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Douglas Clayton’s Leopard Capital, which last year launched Cambodia’s first multi-sector investment fund, announced the launch of a Leopard Sri Lanka Fund LP for early 2010. “After several decades of civil war, peace has finally returned to the beautiful island of Sri Lanka, and a new investment cycle and growth upswing has begun. Leopard Sri Lanka Fund will provide expansion capital and strategic guidance to mid-market Sri Lankan companies, and also help some expand their businesses into other frontier economies,” the firm notes. Leopard Sri Lanka will be headed by Colombo-based managers Nirosh De Silva and Ramanan Govindasamy.
Investor confidence in the island is high, as country visits surged this summer and plans emerged to expand hotel and resort facilities. Moreover, official reserves surpassed the $4 billion mark in September–roughly equivalent to over 4.4 months of imports–and is Sri Lanka’s highest ever reserves level. The Central Bank noted that this level should strengthen in coming months on the back of increased foreign exchange inflows. Finally, the country’s exchange remains up over 40% since the offical cessation of violence in May.
Citing Dubai’s deteriorating credit worthiness–government debt is expected to reach some 40% of GDP by year’s end–Fitch placed the UAE’s largest telecoms firm, Etisalat, which is 60.03% owned by the UAE and is the second-largest operator in the MENA region by market capitalization, on watch with a negative outlook. The firm’s AA- credit rating could be downgraded, Fitch warned, if government officials did not further articulate its willingness to cover the company’s debts (some commentators astutely noted that what this is in fact asking is to what extent will Abu Dhabi’s massive oil reserves further insure its arguably profligate sibling). “While the [UAE’s] sovereign credit remains strong, the lack of clarity on the process for non-budgetary financial transfers between the UAE federal government, central bank and individual emirates, is a source of weakness,” the rating agency noted.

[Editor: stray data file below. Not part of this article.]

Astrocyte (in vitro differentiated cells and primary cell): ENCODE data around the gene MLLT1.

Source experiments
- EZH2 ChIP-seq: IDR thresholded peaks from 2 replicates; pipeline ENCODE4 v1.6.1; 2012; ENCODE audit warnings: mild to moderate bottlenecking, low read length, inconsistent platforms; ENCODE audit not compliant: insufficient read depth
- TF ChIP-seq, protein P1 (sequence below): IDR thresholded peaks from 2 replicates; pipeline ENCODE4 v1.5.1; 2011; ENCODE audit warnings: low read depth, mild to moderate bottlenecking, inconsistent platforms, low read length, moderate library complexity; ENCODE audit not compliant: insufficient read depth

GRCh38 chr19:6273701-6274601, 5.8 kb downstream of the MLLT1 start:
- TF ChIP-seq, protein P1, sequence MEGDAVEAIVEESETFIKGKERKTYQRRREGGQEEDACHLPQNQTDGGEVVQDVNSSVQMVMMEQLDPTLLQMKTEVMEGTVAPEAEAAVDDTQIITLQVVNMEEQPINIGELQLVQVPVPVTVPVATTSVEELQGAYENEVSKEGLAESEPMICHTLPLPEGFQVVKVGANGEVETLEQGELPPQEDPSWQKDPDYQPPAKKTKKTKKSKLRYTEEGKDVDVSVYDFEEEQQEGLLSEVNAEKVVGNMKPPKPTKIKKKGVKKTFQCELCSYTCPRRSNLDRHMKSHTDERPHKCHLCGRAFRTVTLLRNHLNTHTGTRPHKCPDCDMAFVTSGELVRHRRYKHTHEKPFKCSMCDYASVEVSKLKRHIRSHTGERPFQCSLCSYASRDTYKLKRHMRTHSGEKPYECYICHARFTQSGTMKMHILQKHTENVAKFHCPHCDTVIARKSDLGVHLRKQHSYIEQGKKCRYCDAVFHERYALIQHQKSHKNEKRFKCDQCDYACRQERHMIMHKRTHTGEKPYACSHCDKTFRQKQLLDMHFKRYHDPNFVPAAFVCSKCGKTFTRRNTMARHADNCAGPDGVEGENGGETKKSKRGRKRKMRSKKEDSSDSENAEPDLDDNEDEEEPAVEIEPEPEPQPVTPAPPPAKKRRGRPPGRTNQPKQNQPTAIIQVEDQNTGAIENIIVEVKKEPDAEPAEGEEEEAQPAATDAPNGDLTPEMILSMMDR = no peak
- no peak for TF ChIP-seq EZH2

The downgrading of Etisalat, however, would be curious, and almost certainly arbitraged away. The company enjoys a share price to operating cash flow ratio of 8, and a beta of .63, meaning it is less volatile than the overall market. Most important to its prospects for sustained profit growth, however, is a growing portfolio of overseas assets. This is especially vital to operations as the UAE’s mobile penetration rate has now exceeded 209%, meaning every single resident of the country currently has two lines to his or her name. While 90% of its revenues are UAE-derived, Etisalat is poised to capture emerging market share: in addition to the seventeen countries it currently operates in, the company acquired an Indian operator earlier this year and has submitted bids in Sri Lanka and Libya.
From September’s Business Diary Botswana: